Compare any two graphics cards:
GeForce GTX 650 vs Radeon HD 7770
IntroThe GeForce GTX 650 comes with clock speeds of 1058 MHz on the GPU, and 1250 MHz on the 2048 MB of GDDR5 memory. It features 384 SPUs along with 32 Texture Address Units and 16 Rasterization Operator Units.
Compare all of that to the Radeon HD 7770, which features core clock speeds of 1000 MHz on the GPU, and 1125 MHz on the 1024 MB of GDDR5 RAM. It features 640 SPUs along with 40 Texture Address Units and 16 Rasterization Operator Units.
Power Usage and Theoretical Benchmarks
Power Consumption (Max TDP)
As far as performance goes, the GeForce GTX 650 should theoretically be a bit better than the Radeon HD 7770 overall. (explain)
Texel RateThe Radeon HD 7770 is just a bit (approximately 18%) better at anisotropic filtering than the GeForce GTX 650. (explain)
Pixel RateThe GeForce GTX 650 will be a little bit (about 6%) more effective at FSAA than the Radeon HD 7770, and capable of handling higher screen resolutions without losing too much performance. (explain)
Please note that the above 'benchmarks' are all just theoretical - the results were calculated based on the card's specifications, and real-world performance may (and probably will) vary at least a bit.
Please note that the price comparisons are based on search keywords - sometimes it might show cards with very similar names that are not exactly the same as the one chosen in the comparison. We do try to filter out the wrong results as best we can, though.
Memory Bandwidth: Memory bandwidth is the max amount of information (in units of MB per second) that can be transported over the external memory interface within a second. It is worked out by multiplying the card's bus width by its memory speed. If the card has DDR type RAM, it must be multiplied by 2 once again. If DDR5, multiply by ANOTHER 2x. The better the bandwidth is, the better the card will be in general. It especially helps with anti-aliasing, HDR and high resolutions.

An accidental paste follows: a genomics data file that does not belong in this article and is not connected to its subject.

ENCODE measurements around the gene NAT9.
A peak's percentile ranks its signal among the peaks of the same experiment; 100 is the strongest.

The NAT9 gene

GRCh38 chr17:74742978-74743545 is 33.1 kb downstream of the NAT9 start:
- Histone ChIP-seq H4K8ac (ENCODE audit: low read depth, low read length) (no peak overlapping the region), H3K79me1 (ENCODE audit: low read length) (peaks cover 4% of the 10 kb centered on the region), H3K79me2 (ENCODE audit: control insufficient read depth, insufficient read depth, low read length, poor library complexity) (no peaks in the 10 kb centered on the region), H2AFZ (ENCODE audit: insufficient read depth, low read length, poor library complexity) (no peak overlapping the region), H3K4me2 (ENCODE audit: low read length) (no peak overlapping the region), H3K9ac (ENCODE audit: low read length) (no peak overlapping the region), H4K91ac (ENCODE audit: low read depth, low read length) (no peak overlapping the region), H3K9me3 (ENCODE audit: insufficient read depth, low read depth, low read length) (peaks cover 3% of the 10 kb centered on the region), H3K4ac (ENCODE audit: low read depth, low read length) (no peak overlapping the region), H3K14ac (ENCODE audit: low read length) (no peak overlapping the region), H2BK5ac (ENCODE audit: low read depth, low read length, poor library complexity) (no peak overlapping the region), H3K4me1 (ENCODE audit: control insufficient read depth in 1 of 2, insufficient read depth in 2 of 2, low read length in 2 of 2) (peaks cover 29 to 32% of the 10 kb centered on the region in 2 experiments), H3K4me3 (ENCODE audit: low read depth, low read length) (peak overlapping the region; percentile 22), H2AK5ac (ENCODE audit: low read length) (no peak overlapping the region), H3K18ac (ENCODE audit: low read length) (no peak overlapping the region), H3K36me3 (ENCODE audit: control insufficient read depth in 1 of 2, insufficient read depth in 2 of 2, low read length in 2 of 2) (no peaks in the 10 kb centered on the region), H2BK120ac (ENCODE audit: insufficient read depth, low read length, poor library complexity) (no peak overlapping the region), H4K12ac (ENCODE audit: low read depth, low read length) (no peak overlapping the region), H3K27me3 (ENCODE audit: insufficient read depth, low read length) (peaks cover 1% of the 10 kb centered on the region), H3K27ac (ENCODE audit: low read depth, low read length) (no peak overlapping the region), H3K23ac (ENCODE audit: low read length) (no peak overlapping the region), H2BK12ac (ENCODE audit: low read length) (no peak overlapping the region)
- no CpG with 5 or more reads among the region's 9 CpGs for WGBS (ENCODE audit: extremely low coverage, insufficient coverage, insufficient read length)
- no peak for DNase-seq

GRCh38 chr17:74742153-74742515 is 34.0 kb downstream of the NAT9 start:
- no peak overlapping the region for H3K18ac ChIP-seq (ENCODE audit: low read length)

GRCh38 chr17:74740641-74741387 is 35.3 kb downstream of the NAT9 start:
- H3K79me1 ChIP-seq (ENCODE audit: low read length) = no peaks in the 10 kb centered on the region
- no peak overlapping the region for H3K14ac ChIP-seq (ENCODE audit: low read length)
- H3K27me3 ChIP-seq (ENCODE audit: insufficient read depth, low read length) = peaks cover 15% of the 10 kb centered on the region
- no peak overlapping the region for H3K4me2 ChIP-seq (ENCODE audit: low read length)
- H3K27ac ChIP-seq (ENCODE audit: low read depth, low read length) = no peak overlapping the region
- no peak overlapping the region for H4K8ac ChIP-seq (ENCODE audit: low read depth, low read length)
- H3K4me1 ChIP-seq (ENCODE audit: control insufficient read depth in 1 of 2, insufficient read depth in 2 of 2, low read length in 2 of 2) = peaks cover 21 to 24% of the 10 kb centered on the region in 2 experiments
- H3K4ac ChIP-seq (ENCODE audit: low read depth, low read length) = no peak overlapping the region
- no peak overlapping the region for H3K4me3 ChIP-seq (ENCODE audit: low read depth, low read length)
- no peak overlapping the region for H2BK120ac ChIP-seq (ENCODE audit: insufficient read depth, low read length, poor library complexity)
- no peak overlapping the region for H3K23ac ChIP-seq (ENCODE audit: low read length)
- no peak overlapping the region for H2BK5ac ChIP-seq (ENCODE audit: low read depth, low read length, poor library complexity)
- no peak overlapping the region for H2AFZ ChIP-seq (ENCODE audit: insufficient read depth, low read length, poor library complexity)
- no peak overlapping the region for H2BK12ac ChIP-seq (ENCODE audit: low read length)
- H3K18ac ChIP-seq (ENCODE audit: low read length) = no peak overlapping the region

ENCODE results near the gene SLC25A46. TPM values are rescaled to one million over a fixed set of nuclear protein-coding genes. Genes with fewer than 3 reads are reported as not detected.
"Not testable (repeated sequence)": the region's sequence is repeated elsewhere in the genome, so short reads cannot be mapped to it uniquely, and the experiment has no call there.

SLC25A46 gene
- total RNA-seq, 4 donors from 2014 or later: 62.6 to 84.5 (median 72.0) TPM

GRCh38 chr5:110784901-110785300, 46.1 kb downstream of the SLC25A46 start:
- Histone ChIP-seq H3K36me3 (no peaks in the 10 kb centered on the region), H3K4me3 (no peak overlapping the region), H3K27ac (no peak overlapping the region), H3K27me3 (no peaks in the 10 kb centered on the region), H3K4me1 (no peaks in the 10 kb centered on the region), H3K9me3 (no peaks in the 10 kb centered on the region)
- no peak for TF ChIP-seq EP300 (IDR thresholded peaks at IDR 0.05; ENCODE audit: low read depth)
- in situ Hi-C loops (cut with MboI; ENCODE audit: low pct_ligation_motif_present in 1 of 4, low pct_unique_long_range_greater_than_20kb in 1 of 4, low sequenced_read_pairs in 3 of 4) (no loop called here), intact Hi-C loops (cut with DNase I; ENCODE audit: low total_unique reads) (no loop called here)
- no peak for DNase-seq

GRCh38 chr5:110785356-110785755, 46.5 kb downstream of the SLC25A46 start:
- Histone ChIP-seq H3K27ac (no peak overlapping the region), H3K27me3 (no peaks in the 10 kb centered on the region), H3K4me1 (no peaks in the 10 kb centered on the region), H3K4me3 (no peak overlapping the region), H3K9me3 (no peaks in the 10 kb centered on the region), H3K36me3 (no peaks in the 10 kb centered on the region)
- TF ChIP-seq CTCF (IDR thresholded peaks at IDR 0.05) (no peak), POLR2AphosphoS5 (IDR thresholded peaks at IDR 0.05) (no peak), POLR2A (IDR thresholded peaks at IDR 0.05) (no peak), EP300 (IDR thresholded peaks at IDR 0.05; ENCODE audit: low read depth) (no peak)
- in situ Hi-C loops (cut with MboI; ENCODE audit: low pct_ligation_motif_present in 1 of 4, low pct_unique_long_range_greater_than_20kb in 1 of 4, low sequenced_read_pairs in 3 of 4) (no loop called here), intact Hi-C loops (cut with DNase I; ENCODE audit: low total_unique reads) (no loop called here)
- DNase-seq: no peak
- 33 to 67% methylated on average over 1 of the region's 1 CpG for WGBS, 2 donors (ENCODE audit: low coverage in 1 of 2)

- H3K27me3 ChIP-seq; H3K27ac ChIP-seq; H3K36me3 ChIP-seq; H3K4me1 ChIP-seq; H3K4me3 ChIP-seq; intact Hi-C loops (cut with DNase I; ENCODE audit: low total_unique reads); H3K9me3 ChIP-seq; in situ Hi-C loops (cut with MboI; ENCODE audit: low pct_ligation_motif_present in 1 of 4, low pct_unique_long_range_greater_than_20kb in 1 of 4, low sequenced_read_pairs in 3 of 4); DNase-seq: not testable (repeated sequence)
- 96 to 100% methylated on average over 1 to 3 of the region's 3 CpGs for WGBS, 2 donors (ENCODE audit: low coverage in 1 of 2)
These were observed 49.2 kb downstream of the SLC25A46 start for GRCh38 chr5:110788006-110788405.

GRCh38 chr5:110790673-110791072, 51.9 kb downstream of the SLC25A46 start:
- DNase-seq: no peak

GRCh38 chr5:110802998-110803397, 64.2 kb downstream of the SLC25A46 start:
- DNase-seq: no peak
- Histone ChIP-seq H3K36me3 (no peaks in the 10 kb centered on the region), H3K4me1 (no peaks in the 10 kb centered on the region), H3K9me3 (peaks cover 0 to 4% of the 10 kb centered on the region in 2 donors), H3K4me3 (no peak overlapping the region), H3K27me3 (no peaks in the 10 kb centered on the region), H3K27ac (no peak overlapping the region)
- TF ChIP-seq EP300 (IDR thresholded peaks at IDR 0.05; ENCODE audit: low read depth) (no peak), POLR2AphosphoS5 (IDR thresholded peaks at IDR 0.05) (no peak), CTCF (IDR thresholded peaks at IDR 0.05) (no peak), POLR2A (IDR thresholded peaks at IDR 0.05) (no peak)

Texel Rate: Texel rate is the maximum amount of texture map elements (texels) that can be applied per second. This is worked out by multiplying the total texture units by the core speed of the chip. The better this number, the better the graphics card will be at texture filtering (anisotropic filtering - AF). It is measured in millions of texels processed in a second.
Pixel Rate: Pixel rate is the maximum amount of pixels the graphics card can possibly record to its local memory in a second - measured in millions of pixels per second. The figure is calculated by multiplying the number of Render Output Units by the the card's clock speed. ROPs (Raster Operations Pipelines - also called Render Output Units) are responsible for drawing the pixels (image) on the screen. The actual pixel rate also depends on many other factors, especially the memory bandwidth - the lower the bandwidth is, the lower the ability to reach the max fill rate.